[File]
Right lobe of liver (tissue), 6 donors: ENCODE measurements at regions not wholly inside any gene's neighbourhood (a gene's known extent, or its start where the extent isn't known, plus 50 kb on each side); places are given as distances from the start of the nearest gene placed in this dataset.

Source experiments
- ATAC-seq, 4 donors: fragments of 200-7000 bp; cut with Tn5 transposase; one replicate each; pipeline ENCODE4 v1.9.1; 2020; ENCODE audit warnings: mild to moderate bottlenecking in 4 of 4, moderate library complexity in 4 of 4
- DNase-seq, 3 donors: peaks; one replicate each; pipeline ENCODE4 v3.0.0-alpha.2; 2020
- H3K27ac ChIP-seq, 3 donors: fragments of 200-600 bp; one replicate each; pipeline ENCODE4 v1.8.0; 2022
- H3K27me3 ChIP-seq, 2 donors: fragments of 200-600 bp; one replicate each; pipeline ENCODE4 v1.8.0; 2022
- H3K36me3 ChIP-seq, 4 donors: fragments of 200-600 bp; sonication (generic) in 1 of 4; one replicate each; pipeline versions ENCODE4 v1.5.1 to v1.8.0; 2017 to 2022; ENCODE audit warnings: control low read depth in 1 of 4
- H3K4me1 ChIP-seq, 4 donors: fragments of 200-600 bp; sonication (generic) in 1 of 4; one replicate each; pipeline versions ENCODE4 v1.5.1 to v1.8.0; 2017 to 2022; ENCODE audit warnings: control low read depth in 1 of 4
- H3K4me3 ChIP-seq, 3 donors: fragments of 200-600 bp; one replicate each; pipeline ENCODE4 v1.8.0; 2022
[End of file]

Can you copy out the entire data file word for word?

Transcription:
Right lobe of liver (tissue), 6 donors: ENCODE measurements at regions not wholly inside any gene's neighbourhood (a gene's known extent, or its start where the extent isn't known, plus 50 kb on each side); places are given as distances from the start of the nearest gene placed in this dataset.

Source experiments
- ATAC-seq, 4 donors: fragments of 200-7000 bp; cut with Tn5 transposase; one replicate each; pipeline ENCODE4 v1.9.1; 2020; ENCODE audit warnings: mild to moderate bottlenecking in 4 of 4, moderate library complexity in 4 of 4
- DNase-seq, 3 donors: peaks; one replicate each; pipeline ENCODE4 v3.0.0-alpha.2; 2020
- H3K27ac ChIP-seq, 3 donors: fragments of 200-600 bp; one replicate each; pipeline ENCODE4 v1.8.0; 2022
- H3K27me3 ChIP-seq, 2 donors: fragments of 200-600 bp; one replicate each; pipeline ENCODE4 v1.8.0; 2022
- H3K36me3 ChIP-seq, 4 donors: fragments of 200-600 bp; sonication (generic) in 1 of 4; one replicate each; pipeline versions ENCODE4 v1.5.1 to v1.8.0; 2017 to 2022; ENCODE audit warnings: control low read depth in 1 of 4
- H3K4me1 ChIP-seq, 4 donors: fragments of 200-600 bp; sonication (generic) in 1 of 4; one replicate each; pipeline versions ENCODE4 v1.5.1 to v1.8.0; 2017 to 2022; ENCODE audit warnings: control low read depth in 1 of 4
- H3K4me3 ChIP-seq, 3 donors: fragments of 200-600 bp; one replicate each; pipeline ENCODE4 v1.8.0; 2022